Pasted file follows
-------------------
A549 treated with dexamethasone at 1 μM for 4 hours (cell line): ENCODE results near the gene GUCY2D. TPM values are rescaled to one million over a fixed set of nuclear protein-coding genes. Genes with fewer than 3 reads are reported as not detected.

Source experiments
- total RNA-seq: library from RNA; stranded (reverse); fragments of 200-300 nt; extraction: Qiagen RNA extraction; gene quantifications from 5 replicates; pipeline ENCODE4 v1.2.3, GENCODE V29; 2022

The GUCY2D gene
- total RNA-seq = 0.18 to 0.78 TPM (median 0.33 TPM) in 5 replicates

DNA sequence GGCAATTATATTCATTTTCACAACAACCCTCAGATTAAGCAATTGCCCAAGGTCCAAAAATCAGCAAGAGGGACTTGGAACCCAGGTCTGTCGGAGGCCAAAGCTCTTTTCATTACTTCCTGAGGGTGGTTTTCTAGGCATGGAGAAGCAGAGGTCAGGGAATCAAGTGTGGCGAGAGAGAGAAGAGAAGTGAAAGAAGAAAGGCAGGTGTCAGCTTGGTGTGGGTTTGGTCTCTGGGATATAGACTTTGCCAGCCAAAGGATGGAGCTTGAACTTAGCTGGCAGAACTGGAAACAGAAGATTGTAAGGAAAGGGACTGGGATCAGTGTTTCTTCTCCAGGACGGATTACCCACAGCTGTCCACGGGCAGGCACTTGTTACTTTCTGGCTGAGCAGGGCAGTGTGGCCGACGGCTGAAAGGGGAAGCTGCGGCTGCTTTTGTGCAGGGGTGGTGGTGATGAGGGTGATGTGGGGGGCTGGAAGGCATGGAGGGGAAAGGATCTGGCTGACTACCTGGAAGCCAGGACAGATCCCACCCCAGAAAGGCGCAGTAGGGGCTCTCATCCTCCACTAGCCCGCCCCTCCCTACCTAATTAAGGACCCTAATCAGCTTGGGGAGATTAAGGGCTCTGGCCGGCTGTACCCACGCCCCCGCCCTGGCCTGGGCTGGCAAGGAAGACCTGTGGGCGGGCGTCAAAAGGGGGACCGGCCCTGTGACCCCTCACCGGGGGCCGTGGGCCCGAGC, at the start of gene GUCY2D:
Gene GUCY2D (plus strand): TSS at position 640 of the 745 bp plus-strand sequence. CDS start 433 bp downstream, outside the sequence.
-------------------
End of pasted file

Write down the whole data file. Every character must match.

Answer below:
A549 treated with dexamethasone at 1 μM for 4 hours (cell line): ENCODE results near the gene GUCY2D. TPM values are rescaled to one million over a fixed set of nuclear protein-coding genes. Genes with fewer than 3 reads are reported as not detected.

Source experiments
- total RNA-seq: library from RNA; stranded (reverse); fragments of 200-300 nt; extraction: Qiagen RNA extraction; gene quantifications from 5 replicates; pipeline ENCODE4 v1.2.3, GENCODE V29; 2022

The GUCY2D gene
- total RNA-seq = 0.18 to 0.78 TPM (median 0.33 TPM) in 5 replicates

DNA sequence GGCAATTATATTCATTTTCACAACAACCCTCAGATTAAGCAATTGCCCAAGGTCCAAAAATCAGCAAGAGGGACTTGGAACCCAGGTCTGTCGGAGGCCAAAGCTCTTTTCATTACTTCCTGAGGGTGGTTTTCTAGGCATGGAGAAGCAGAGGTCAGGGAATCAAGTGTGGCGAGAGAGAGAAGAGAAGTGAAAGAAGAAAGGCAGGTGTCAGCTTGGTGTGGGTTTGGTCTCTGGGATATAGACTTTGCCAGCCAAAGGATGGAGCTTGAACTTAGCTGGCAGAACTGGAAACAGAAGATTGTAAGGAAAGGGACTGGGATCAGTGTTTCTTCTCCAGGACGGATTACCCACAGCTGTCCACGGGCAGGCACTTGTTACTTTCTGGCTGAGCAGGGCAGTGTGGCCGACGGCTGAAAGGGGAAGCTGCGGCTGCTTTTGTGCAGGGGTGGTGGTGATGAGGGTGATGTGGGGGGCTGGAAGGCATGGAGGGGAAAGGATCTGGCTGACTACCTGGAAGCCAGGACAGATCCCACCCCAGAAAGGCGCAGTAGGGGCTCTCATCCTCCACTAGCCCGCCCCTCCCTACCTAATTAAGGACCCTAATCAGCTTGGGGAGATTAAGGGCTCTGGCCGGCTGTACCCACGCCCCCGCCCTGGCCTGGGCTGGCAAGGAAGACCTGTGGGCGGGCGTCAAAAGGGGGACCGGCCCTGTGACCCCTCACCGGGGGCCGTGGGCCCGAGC, at the start of gene GUCY2D:
Gene GUCY2D (plus strand): TSS at position 640 of the 745 bp plus-strand sequence. CDS start 433 bp downstream, outside the sequence.